D. Application of Fundamental Principles to Product Sales and Service Transactions

1. In General

2. Earned and Realized or Realizable

3. Four "Recognition" Criteria

4. Substantial Accomplishment of Benefits Represented by Revenue

E. Determining Whether a Multiple Element Arrangement Exists

F. Revenue Recognition Issues - Product Sales

G. Revenue Recognition Issues - Service Transactions

II. Product Sales

A. Delivery and Performance

1. In General

2. Bill and Hold Arrangements

3. Layaway Sales Arrangements

4. Consignment

5. Other Title Issues

a. Transactions That Resemble Consignment or Financing

(1) In General

(2) Effect of Retained Security Interest - U.S. Jurisdiction

(3) Foreign Jurisdictions Without a U.S. UCC Equivalent

(4) U.S. Companies With UCC Lien That Also Retain Title in Shipped Goods

6. Significance of Shipping Terms

a. In General

b. Other Shipping Issues

(1) Partial Shipments

(2) Fraudulent Shipping Practices

7. Customer Acceptance Clauses

a. In General

b. When Is Customer Acceptance Deemed to Occur?

c. Accounting for Returns

8. Effect of Installation Provisions

9. Upfront Fees in Supply Contracts

B. Fixed or Determinable Price

1. In General

2. Loyalty Cards

3. Estimates and Changes in Estimates Relevant to Product Returns

C. Accounting for Separately Priced Extended Warranty and Product Maintenance Contracts

D. Revenue Recognition When Right of Return Exists

1. In General

2. Application of Statement 48

3. Recognizing Revenue Upon Sale Notwithstanding Right of Return

4. "Reasonable Estimates" of Future Returns

E. Product Financing Arrangements

1. In General

2. The Relevance of Statement No. 49 to Revenue Recognition

3. Distinguishing Financings From Sales

4. Transactions Specifically Excepted From Application of Statement No. 49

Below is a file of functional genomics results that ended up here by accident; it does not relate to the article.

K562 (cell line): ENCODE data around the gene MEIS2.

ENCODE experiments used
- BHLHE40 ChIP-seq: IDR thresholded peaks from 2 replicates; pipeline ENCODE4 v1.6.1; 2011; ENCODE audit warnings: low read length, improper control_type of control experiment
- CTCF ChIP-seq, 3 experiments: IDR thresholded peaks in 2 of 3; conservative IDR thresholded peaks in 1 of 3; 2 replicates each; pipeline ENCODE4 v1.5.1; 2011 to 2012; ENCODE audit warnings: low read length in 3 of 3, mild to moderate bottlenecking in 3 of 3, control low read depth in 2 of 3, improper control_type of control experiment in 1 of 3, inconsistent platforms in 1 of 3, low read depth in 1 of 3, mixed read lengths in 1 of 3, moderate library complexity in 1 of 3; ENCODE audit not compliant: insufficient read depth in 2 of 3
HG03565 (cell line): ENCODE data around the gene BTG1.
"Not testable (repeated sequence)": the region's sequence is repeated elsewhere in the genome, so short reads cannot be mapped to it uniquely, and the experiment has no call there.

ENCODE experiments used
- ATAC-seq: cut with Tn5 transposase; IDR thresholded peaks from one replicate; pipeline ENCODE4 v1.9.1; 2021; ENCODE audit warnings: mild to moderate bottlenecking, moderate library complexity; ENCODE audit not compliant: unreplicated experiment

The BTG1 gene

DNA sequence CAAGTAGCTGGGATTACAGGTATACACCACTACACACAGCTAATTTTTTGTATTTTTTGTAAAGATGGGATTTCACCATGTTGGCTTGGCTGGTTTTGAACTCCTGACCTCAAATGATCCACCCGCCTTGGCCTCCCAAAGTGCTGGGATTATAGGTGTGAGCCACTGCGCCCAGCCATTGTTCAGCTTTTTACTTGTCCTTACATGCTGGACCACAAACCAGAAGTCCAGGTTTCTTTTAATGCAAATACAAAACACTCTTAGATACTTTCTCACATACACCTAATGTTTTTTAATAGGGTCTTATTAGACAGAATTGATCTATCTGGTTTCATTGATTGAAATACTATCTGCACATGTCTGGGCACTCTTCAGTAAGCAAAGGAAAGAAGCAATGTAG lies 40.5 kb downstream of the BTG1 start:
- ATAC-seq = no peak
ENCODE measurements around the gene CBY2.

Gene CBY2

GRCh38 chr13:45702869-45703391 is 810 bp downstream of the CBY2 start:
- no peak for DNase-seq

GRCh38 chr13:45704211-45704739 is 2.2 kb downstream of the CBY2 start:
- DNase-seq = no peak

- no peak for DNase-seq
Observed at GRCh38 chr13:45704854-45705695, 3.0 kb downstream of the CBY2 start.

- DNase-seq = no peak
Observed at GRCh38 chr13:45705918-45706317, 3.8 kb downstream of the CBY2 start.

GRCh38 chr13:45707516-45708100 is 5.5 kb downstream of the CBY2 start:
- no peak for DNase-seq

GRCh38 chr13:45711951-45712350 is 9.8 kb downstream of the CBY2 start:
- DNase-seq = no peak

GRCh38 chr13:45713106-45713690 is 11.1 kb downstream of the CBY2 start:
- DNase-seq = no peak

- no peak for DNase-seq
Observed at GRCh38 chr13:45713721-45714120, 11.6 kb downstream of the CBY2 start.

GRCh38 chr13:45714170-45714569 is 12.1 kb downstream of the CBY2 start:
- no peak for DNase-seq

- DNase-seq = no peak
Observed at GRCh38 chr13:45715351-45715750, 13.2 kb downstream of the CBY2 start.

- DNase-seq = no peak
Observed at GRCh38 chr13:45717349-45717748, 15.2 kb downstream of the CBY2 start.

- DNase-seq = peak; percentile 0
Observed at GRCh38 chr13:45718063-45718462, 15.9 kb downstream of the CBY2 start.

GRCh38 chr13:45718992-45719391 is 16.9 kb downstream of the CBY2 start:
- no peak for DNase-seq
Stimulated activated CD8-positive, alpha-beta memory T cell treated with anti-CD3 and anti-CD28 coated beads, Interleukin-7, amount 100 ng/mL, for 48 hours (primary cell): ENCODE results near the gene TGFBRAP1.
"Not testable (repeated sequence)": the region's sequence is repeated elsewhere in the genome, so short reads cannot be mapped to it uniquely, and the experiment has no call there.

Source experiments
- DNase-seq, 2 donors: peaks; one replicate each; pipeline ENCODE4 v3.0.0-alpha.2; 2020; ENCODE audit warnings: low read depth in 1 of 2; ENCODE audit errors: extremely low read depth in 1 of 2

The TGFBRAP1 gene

5. Accounting for Product Financing Arrangements

a. Comprehensive Example

b. Accounting for Purchase Commitment as Product Financing - Example

F. Sales With a Guaranteed Minimum Resale Value

G. Sales Arrangements That Include Specified Trade-In Rights

H. Accounting for Shipping and Handling Fees and Costs

I. Finance Charges

J. Sales of Leased/Licensed Departments

K. Bulk Sales

L. Accounting for Product Sales

1. In General

a. Cash Sales of Merchandise

b. Credit Sales of Merchandise

2. Collections on Behalf of Third Parties - Sales and Other Taxes

III. Service Revenue

A. Upfront Membership Fees

1. In General

2. Nonrefundable Fees

3. Refundable Fees/Services Subject to Cancellation Privileges

a. In General

b. To What Types of Service Transactions Will the Staff Allow an Analogy to Statement 48?

c. If an Analogy to Statement 48 Is Available, Is a Company Required to Apply it?

d. If an Analogy to Statement 48 Is Available, Is a Company Allowed to Change From the Statement 140 Method to Application of Statement 48?

B. Franchise Fee Revenue

1. FAS 45 â€" "Accounting for Franchise Fee Revenue"

a. Overview

b. The General Rules

c. Special Rules Relevant to Substantial Performance in Area Franchise Sales

d. Specialized Rules Applicable to Both Individual and Area Franchise Sales

(1) Relationships Between Franchisor and Franchisee

(2) Commingled Revenue

(3) Continuing Franchise Fees

(4) Continuing Product Sales

(5) Agency Sales

(6) Franchising Costs

(7) Repossessed Franchises

e. Disclosure Requirements

2. Are Agreements With "Area Developers" Considered Franchise Agreements?

3. When Do Franchise Agreements Create "Variable Interest Entities"?

4. Using Two Separate Agreements to Circumvent Application of FAS 45

C. Licensing/Royalty/Patent Fees

1. In General

2. Upfront Fees

3. Effect of Obligation to Defend Patents on Intellectual Property

D. Sales of Future Revenues

IV. Accounting for Contingencies


WORKING PAPERS

Working Papers

TABLE OF WORKSHEETS

Worksheet 1 Acronyms and Abbreviations

Worksheet 2 Relevant History of Generally Accepted Accounting Principles

Worksheet 3 Accounting for Franchise Fee Revenue

Worksheet 4 List of Significant Accounting Pronouncements Principally Discussed

Bibliography

OFFICIAL

Securities and Exchange Commission Materials:

SEC Staff Accounting Bulletins (SAB)

SEC Memorandum

SEC AAERs and LRs

Financial Accounting Standards Board Materials:

FASB Concepts Statements

FASB Interpretations

FASB Project Updates

FASB Proposals

FASB Statements

Emerging Issues Task Force (EITF) Issues

FASB Technical Bulletins

FASB Invitation to Comment

American Institute of Certified Public Accountants Materials

Audit and Accounting Guides

Accounting Principles Board Opinions

AICPA Statements of Position (SOP)

AICPA Technical Practice Aids

UNOFFICIAL

Accounting Textbooks, Handbooks, Articles, and Speeches: